Our updated report found that there are six countries in the Americas region with nationality laws that discriminate on the basis of sex: The Bahamas, Barbados, Guatemala, Saint Lucia, Saint Vincent & the Grenadines, and the United States. The discriminatory laws still in place in those countries continue to harm women and their families in very concrete ways, and hurt society as a whole by perpetuating patriarchal norms and views.
Impact on women and their families
Too many discriminatory nationality laws remain founded on gender stereotypes, both in the family and the household and in the public sphere, which in turn reinforce stereotypical roles for both women and men.
For example, there is the attitude that a child “belongs” to a father rather than a mother, including in adoption cases – his nationality therefore is more likely to attach to the children, even if they live in the mother’s (different) home country. The exception to this is when the couple is not married, when some laws (such as the United States’ Immigration and Nationality Act) encapsulate the view that mothers will raise their children and fathers are, and are entitled to remain, irresponsible – but that view is just as harmful to women and their families. Some countries have explicit provisions in their laws which do not permit adoptive mothers to pass nationality to their adopted children on an equal basis with adoptive fathers. In the Americas, this includes The Bahamas and Barbados.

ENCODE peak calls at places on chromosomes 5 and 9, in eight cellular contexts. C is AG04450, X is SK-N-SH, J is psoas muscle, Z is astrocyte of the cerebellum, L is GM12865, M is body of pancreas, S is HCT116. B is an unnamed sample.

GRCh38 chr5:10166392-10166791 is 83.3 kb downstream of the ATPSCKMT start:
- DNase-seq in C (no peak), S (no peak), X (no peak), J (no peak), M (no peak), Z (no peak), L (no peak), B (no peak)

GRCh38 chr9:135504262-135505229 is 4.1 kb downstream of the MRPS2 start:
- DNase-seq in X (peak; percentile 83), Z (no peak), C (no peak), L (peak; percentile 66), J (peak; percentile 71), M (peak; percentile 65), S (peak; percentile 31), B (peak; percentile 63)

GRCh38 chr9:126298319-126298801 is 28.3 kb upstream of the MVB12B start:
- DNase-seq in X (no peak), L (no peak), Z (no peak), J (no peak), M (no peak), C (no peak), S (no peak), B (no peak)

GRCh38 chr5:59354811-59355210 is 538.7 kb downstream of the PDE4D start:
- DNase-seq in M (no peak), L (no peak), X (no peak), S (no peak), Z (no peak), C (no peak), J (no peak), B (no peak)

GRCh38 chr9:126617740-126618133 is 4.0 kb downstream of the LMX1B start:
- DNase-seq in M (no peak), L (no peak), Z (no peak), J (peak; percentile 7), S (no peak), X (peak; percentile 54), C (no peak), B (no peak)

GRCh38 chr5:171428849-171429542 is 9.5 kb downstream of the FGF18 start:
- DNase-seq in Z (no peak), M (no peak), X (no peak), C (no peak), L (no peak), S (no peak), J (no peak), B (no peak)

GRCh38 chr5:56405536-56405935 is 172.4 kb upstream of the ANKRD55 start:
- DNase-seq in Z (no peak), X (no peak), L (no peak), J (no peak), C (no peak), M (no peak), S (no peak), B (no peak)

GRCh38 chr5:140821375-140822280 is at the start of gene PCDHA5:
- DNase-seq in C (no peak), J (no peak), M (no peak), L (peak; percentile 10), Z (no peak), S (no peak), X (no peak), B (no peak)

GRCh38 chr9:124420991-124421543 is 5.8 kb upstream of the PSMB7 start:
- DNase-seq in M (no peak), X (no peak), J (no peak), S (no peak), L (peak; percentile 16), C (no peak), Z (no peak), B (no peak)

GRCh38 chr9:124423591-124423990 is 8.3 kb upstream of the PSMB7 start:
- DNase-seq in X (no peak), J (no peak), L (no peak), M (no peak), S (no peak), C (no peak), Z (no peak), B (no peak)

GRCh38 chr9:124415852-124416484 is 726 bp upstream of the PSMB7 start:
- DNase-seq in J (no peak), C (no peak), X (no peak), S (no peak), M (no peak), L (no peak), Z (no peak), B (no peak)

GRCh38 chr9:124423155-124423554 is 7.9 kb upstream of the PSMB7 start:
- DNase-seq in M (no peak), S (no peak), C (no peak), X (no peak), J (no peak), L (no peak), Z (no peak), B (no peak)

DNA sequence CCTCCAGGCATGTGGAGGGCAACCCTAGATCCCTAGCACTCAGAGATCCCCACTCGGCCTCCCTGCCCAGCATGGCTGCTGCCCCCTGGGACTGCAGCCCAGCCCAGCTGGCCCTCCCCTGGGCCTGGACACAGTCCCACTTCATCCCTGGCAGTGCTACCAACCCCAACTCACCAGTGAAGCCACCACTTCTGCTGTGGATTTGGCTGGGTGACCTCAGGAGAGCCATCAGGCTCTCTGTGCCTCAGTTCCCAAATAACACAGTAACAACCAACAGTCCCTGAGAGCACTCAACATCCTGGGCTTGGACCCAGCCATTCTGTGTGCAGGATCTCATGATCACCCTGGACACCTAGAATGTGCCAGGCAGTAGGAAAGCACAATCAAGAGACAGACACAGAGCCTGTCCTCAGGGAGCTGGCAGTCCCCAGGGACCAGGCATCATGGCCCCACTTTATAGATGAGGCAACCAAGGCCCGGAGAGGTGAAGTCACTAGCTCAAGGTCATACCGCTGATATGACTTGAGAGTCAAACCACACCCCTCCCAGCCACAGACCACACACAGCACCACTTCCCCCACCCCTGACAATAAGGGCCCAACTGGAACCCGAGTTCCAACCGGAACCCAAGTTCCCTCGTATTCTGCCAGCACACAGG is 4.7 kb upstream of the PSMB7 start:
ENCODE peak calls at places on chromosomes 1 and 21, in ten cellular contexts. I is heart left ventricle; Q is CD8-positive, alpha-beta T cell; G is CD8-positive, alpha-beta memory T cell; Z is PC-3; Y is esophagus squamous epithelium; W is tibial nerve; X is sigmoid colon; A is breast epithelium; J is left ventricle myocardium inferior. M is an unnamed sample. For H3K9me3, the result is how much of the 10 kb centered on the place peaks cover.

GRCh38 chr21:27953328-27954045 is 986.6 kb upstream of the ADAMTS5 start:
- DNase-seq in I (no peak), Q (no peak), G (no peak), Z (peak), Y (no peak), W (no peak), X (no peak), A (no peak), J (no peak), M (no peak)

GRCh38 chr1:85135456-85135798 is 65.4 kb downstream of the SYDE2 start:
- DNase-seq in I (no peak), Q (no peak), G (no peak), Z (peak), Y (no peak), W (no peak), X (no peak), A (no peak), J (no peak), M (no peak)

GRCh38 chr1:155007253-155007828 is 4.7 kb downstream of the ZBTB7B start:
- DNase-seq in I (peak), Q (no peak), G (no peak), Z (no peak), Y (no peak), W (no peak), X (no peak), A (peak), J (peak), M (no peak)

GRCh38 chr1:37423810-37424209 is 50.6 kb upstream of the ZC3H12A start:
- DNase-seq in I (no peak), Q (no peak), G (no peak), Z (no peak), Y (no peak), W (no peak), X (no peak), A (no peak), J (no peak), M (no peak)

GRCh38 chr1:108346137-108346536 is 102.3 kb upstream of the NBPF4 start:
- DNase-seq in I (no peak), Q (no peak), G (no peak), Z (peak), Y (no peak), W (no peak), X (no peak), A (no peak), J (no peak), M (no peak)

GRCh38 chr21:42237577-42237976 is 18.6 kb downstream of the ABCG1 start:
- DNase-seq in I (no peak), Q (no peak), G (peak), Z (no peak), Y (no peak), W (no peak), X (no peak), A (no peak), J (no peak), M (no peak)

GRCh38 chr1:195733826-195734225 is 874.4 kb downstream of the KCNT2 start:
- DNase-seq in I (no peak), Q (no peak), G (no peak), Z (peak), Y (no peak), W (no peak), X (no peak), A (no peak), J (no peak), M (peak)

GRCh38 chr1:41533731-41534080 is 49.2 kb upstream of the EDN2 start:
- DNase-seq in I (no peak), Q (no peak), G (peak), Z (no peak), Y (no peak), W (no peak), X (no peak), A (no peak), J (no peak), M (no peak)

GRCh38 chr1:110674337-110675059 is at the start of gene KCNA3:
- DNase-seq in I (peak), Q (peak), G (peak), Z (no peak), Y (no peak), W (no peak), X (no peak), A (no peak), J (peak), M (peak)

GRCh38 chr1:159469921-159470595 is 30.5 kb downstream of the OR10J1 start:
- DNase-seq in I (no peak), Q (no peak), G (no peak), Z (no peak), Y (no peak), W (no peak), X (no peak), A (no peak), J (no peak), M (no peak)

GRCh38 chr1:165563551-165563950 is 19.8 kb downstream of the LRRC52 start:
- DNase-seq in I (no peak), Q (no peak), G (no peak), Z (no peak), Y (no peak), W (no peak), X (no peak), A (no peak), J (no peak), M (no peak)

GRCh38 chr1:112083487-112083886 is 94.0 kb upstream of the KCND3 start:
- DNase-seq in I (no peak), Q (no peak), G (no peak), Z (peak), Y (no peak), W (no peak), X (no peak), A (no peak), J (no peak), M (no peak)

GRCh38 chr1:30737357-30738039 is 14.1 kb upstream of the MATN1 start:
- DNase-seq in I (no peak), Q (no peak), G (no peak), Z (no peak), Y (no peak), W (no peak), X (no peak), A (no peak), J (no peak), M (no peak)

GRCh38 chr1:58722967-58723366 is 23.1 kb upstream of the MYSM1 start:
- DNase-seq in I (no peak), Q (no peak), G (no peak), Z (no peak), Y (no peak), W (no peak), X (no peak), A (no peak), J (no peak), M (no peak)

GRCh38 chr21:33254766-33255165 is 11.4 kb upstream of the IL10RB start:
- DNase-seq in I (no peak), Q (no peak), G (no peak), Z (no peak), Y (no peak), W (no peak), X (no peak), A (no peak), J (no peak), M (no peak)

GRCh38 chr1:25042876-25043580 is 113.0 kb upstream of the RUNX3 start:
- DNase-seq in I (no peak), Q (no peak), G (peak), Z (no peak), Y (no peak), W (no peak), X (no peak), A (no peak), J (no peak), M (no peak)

Discriminatory nationality laws in the Americas don’t only apply to parent-child relationthips; they affect women’s ability to pass their nationality to their spouses as well. No special provisions apply which allow married women to pass nationality to foreign spouses (though they apply for married men) in The Bahamas, Barbados, and Guatemala. In Saint Lucia, and Saint Vincent & the Grenadines, it’s possible for wives to pass nationality to non-national husbands, but only subject to a proviso that a government Minister can refuse on reasonable grounds (which does not apply to men wishing to pass nationality to their spouses).
Denying women the right to pass nationality to children and spouses exposes families to the risk of statelessness, fear of deportation of children and spouses and family separation, and lack of access to publicly funded education, medical services, and social benefits.
Progress: baby steps
A couple of countries have taken important positive steps:
- The Supreme Court of The Bahamas, in a decision issued in 2020, positively interpreted Article 14 of the Constitution to uphold the right of Bahamian men to pass nationality to their children, regardless of whether they are married to the biological mother or not. This decision could positively benefit children of Bahamian men born outside the marriage of the biological parents or outside marriage altogether. Unfortunately, however, as of March 2022, the Government continues to appeal this decision.